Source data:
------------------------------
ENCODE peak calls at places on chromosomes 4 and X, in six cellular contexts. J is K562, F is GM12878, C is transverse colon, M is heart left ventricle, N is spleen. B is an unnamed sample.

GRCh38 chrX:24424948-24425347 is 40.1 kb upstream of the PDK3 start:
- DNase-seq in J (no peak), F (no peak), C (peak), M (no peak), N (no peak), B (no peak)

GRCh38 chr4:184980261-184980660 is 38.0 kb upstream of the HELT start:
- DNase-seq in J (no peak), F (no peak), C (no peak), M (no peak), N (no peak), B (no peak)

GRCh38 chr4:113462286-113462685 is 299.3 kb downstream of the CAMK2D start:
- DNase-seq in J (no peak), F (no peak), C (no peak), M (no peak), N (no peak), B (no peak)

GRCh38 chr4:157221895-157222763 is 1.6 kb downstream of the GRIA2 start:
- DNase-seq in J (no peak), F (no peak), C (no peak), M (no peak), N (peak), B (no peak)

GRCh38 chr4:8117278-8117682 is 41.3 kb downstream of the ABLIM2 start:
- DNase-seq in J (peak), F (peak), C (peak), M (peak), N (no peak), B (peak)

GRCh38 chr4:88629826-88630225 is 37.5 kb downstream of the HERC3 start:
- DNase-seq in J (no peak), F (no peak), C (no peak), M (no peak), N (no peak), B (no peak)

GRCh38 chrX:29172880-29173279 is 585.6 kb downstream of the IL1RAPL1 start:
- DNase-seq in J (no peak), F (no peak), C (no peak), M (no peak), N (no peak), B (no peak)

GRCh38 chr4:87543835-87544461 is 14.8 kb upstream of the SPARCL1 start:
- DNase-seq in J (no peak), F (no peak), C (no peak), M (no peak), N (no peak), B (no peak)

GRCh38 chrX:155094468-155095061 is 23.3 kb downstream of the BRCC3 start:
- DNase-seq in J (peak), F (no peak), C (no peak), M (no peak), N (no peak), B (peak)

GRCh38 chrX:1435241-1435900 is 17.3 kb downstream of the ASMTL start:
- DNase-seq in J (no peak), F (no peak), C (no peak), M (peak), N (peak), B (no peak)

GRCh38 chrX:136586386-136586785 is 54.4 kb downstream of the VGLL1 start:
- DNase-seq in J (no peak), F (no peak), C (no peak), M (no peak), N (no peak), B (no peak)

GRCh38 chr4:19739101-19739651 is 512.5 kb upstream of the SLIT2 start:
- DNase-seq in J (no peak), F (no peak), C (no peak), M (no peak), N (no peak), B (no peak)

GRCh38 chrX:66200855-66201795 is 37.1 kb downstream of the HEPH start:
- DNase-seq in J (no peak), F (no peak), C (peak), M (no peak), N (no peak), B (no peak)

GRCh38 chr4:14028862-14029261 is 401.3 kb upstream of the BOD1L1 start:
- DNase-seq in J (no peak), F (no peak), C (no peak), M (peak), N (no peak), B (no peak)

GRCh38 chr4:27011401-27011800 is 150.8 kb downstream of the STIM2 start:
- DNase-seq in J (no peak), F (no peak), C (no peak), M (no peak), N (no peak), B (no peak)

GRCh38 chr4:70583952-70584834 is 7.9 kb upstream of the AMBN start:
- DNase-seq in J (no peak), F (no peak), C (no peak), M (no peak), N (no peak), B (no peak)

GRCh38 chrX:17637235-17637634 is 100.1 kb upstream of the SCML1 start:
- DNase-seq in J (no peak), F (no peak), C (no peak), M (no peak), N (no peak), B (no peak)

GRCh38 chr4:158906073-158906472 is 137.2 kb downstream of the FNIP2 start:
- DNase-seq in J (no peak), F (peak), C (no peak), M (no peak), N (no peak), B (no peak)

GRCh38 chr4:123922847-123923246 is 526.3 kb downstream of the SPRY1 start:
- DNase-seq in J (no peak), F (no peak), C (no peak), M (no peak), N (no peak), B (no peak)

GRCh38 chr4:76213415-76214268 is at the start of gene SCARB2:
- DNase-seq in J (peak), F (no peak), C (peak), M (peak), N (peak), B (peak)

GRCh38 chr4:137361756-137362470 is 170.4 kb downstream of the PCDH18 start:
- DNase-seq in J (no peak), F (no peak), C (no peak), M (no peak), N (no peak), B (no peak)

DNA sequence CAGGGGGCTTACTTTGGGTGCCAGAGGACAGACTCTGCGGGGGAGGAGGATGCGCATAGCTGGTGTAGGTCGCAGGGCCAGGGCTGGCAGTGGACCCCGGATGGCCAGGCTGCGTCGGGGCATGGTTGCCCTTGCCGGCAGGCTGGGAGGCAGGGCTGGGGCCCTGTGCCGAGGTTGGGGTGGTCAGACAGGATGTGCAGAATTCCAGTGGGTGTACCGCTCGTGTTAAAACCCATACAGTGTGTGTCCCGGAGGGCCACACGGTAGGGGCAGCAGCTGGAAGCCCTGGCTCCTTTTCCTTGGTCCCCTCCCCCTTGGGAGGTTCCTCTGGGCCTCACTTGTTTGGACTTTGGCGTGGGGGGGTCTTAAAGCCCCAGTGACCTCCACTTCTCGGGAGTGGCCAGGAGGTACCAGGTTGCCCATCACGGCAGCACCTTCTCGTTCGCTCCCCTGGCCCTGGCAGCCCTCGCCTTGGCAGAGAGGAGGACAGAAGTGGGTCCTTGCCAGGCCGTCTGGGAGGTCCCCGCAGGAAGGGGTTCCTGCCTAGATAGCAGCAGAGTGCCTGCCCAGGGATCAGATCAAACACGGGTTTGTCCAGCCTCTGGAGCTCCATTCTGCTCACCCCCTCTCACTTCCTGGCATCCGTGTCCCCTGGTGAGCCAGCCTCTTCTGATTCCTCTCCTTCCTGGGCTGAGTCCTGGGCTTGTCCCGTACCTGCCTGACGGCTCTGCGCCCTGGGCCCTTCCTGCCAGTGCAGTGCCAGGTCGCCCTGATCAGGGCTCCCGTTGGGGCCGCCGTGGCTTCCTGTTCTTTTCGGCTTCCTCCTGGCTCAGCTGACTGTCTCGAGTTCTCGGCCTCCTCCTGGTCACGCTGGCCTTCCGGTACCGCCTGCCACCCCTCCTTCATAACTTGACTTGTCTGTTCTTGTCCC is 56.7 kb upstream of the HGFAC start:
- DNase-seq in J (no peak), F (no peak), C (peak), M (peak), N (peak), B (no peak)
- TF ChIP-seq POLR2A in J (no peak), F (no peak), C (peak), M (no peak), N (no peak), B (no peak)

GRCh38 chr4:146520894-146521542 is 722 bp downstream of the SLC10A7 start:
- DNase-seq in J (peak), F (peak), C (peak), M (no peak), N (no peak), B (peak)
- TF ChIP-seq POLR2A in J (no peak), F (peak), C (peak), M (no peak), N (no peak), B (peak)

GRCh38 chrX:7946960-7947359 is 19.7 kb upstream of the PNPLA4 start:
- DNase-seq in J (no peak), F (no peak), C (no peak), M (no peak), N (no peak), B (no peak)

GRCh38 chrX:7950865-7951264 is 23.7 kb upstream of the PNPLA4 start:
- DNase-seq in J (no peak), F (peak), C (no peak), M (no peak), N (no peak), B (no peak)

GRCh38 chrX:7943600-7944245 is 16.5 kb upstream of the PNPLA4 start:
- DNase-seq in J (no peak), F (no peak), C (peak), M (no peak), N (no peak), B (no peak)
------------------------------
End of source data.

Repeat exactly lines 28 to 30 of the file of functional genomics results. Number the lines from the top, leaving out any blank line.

GRCh38 chr4:14028862-14029261 is 401.3 kb upstream of the BOD1L1 start:
- DNase-seq in J (no peak), F (no peak), C (no peak), M (peak), N (no peak), B (no peak)

GRCh38 chr4:27011401-27011800 is 150.8 kb downstream of the STIM2 start: